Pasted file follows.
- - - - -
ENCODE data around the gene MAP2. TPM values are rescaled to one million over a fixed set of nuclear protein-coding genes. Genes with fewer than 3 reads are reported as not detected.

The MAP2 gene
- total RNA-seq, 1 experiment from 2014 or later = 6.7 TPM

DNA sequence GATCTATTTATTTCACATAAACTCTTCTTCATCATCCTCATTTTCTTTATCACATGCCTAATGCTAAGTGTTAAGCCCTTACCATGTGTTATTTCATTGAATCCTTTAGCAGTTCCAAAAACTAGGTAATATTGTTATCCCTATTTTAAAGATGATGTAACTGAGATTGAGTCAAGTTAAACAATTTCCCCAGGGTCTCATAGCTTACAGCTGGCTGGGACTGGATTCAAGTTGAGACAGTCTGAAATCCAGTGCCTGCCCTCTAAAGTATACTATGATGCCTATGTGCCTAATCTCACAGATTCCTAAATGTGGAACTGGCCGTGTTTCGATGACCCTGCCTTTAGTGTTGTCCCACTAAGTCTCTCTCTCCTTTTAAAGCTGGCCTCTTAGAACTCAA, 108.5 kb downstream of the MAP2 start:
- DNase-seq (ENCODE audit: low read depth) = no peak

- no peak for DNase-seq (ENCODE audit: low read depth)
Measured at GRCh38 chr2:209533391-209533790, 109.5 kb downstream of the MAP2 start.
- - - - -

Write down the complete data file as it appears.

ENCODE data around the gene MAP2. TPM values are rescaled to one million over a fixed set of nuclear protein-coding genes. Genes with fewer than 3 reads are reported as not detected.

The MAP2 gene
- total RNA-seq, 1 experiment from 2014 or later = 6.7 TPM

DNA sequence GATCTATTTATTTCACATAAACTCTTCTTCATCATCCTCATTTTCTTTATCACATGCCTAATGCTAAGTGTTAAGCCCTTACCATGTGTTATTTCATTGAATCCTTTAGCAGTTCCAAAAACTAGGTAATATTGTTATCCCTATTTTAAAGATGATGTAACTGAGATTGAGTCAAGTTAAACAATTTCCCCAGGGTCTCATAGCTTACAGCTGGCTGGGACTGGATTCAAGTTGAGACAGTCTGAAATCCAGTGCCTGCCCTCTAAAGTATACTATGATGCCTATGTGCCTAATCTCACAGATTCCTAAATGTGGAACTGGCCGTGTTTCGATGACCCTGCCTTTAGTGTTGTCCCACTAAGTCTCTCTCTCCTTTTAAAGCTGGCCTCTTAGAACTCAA, 108.5 kb downstream of the MAP2 start:
- DNase-seq (ENCODE audit: low read depth) = no peak

- no peak for DNase-seq (ENCODE audit: low read depth)
Measured at GRCh38 chr2:209533391-209533790, 109.5 kb downstream of the MAP2 start.